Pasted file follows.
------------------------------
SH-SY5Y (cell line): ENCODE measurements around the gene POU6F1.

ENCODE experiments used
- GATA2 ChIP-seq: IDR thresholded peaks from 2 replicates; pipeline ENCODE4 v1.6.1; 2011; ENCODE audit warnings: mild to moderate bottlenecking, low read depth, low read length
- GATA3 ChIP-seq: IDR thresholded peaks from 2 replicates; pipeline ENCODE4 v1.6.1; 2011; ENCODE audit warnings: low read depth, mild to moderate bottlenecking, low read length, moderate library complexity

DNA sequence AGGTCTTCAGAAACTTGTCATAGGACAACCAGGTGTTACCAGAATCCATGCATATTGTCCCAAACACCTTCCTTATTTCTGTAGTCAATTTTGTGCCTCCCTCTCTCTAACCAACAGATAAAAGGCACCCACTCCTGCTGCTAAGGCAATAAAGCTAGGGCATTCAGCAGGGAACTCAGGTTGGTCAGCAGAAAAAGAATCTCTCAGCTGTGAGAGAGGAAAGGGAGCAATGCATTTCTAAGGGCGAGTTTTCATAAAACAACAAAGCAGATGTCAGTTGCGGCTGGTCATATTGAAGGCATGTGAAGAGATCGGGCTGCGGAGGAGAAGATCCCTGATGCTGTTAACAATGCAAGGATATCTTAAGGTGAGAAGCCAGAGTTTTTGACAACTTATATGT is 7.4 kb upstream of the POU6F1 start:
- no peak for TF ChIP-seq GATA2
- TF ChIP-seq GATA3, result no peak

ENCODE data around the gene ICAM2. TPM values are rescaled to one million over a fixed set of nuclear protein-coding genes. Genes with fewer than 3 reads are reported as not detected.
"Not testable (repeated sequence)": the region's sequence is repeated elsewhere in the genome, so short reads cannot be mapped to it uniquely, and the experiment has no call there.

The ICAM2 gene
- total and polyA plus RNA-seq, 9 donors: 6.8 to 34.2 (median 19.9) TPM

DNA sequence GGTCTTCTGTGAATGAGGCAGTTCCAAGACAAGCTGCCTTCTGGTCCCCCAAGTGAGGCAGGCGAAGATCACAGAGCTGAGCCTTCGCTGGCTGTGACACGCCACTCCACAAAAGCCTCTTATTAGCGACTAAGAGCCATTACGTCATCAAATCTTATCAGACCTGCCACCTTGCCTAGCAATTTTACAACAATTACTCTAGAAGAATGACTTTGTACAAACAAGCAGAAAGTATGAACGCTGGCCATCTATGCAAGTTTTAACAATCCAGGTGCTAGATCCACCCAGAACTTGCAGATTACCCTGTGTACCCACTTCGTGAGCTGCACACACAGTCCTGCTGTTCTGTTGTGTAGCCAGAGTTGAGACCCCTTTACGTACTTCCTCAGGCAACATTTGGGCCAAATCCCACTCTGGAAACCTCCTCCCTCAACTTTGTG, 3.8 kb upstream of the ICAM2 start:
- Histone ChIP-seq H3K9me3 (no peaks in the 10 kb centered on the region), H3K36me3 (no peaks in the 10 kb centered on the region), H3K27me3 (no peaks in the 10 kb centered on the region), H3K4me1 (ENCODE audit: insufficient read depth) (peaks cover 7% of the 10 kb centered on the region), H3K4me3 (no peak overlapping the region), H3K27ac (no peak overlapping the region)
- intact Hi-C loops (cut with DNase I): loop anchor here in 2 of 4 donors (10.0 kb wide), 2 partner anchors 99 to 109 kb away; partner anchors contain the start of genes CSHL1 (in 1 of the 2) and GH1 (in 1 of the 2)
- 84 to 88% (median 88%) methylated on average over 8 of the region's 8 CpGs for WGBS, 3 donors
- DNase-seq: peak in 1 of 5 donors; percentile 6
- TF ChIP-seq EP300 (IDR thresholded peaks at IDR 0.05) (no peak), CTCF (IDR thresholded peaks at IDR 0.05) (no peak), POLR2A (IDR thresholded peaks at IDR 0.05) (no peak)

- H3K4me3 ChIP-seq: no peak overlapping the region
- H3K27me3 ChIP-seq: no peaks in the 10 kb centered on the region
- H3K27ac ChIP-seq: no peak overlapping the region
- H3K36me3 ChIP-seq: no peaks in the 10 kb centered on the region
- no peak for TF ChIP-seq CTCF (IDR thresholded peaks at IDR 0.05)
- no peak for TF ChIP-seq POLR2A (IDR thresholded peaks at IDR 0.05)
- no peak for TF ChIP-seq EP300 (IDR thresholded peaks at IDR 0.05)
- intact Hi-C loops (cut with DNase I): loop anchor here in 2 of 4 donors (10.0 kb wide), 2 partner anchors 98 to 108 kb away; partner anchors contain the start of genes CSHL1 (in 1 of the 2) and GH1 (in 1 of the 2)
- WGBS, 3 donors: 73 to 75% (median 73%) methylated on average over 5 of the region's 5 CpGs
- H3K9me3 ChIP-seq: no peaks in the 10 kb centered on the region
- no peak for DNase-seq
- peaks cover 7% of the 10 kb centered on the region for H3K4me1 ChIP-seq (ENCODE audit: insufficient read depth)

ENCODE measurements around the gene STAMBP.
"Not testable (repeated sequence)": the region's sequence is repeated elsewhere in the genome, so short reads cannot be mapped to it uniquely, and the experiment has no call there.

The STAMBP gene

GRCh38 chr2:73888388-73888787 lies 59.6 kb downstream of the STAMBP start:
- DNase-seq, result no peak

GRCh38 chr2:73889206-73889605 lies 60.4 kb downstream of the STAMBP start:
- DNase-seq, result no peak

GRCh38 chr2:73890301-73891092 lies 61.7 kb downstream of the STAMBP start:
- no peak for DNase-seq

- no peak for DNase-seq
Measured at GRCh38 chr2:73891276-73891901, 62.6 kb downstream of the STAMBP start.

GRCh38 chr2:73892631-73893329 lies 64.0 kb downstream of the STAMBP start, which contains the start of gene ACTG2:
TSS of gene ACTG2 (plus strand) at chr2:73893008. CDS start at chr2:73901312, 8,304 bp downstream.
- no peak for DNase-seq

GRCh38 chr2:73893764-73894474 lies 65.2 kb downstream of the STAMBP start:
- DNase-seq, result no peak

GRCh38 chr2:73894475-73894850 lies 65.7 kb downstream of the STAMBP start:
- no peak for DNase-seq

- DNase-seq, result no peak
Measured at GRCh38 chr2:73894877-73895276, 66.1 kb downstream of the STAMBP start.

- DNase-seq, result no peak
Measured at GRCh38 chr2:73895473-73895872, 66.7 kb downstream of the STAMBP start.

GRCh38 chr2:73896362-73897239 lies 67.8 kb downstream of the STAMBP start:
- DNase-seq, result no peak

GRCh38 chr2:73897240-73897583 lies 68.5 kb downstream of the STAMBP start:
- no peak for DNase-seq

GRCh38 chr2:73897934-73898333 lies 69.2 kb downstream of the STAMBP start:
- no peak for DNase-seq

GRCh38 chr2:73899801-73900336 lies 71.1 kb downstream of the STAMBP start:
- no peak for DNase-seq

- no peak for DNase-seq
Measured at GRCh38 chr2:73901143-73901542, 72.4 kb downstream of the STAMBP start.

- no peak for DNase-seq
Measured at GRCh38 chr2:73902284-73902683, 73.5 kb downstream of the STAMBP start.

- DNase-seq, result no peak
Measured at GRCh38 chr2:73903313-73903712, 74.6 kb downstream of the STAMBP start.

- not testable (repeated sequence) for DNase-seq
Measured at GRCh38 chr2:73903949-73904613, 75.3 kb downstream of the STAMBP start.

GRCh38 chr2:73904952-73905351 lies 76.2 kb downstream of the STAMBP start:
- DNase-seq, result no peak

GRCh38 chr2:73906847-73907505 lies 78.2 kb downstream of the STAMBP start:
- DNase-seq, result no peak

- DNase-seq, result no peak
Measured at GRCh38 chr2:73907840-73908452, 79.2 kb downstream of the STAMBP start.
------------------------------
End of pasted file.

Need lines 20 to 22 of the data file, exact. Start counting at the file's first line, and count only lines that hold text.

- H3K27ac ChIP-seq: no peak overlapping the region
- H3K36me3 ChIP-seq: no peaks in the 10 kb centered on the region
- no peak for TF ChIP-seq CTCF (IDR thresholded peaks at IDR 0.05)